Art Theft: One Of The Most Fascinating and Famous Cases in History



Art theft is an ancient and complicated criminal activity. When you look at the some of the most popular cases of art thefts in history, you see thoroughly planned operations that involve art dealers, art fakers, mobsters, ransoms, and millions of dollars. Here you can check out some of the most popular cases of art theft in the history.

The First Theft:
The very first documented case of art theft was in 1473, when two panels of altarpiece of the Last Judgment by the Dutch painter Hans Memling were stolen. While the triptych was being transferred by ship from the Netherlands to Florence, the ship was assaulted by pirates who took it to the Gdansk cathedral in Poland. Nowadays, the piece is shown at the National Museum in Gdansk where it was just recently moved from the Basilica of the Assumption.

One Of The Most Famous Theft:
The most popular story of art theft includes among the most well-known paintings in the world and one of the most famous artists in history as a suspect. In the night of August 21, 1911, the Mona Lisa was stolen out of the Louver. Right after, Pablo Picasso was apprehended and questioned by the police, however was launched rapidly.

It turned out that the 30 × 21 inch painting was taken by one of the museum staff members by the name of Vincenzo Peruggia, who simply carried it hidden under his coat. The criminal activity was carefully performed by a infamous con male, Eduardo de Valfierno, who was sent by an art faker who planned to make copies and sell them as if they were the initial painting.

While Yves Chaudron, the art faker, was hectic producing copies for the well-known work of art, Mona Lisa was still hidden at Peruggias apartment or condo. Ultimately, Peruggia was captured by the police while attempting to offer the painting to an art dealership from Florence, Italy.

The Biggest Theft in the USA:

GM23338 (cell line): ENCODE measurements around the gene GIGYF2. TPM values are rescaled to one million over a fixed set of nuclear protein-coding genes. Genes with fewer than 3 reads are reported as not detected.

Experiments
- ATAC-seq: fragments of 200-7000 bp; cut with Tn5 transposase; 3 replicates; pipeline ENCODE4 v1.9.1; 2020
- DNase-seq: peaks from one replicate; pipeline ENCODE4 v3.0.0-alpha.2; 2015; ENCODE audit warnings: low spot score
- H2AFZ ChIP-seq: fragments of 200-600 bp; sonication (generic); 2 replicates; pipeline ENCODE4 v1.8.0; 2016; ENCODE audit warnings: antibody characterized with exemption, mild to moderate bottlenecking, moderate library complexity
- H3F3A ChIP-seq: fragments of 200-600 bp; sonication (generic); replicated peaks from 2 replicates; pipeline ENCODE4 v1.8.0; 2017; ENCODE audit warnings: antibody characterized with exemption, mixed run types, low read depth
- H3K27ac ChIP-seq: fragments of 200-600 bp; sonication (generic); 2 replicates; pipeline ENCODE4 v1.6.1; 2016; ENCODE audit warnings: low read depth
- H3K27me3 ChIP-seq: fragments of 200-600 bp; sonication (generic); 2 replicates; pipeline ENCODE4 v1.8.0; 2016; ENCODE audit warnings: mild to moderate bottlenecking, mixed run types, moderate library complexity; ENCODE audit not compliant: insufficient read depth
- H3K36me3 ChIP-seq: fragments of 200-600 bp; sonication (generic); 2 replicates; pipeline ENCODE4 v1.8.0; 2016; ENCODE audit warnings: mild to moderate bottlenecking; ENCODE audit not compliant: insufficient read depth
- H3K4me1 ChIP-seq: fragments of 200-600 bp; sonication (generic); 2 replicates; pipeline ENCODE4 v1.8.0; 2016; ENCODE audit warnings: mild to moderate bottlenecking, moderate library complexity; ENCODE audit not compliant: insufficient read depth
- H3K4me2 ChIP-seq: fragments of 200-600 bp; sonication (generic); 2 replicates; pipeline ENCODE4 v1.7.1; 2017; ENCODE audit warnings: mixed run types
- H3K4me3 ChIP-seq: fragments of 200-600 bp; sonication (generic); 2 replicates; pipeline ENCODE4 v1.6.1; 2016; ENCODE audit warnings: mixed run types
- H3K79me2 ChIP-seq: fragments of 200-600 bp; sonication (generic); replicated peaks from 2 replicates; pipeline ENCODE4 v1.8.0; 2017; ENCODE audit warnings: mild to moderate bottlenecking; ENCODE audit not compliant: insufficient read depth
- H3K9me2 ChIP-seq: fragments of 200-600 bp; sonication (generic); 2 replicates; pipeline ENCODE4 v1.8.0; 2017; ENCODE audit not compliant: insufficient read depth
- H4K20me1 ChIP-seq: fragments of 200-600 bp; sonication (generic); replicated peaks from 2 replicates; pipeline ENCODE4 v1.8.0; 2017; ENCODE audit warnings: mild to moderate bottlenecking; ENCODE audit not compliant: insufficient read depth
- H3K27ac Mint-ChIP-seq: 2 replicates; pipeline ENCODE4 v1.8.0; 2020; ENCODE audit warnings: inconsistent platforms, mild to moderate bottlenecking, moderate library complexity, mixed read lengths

The most significant art theft in United States happened at the Isabella Stewart Gardner Museum. On the night of March 18, 1990, a group of thieves wearing authorities uniforms burglarized the museum and took thirteen paintings whose cumulative worth was approximated at around 300 million dollars. The burglars took 2 paintings and one print by Rembrandt, and works of Vermeer, Manet, Degas, Govaert Flinck, along with a French and a Chinese artifact.

Since yet, none of the paintings have actually been discovered and the case is still unsolved. According to current rumors, the FBI are examining the possibility that the Boston Mob together with French art dealerships are linked to the criminal activity.

The Scream:
The painting by Edvard Munchs, The Scream, is most likely the most demanded painting by art burglars in history. It has been stolen twice and was only just recently recuperated. In 1994, throughout the Winter Olympics in Lillehammer, Norway, The Scream was stolen from an Oslo gallery by two burglars who broke through an open window, triggered the alarm and left a note stating: thanks for the bad security.

3 months later on, the holders of the painting approached the Norwegian Government with an deal: 1 million dollars ransom for Edvard Munchs The Scream. The Government declined the deal, but the Norwegian cops collaborated with the British Police and the Getty Museum to organize a sting operation that restored the painting to where it belongs.

While Museum officials waiting for the thieves to request ransom money, reports declared that both paintings were burned to hide evidence. Ultimately, the Norwegian authorities discovered the two paintings on August 31, 2006 but the facts on how they were recovered are not understood.


When you look at the some of the most famous cases of art thefts in history, you see completely planned operations that include art https://www.quora.com/profile/Kurt-Criter dealers, art fakers, mobsters, ransoms, and millions of dollars. The most famous story of art theft includes one of the most famous paintings in the world and one of the most popular artists in history as a suspect. The criminal activity was carefully performed by a infamous con man, Eduardo de Valfierno, who was sent out by an art faker who intended to make copies and offer them as if they were the original painting.

Ultimately, Peruggia was caught by the cops while trying to sell the painting to an art dealership from Florence, Italy. The painting by Edvard Munchs, The Scream, is probably the most looked for after painting by art thieves in history.

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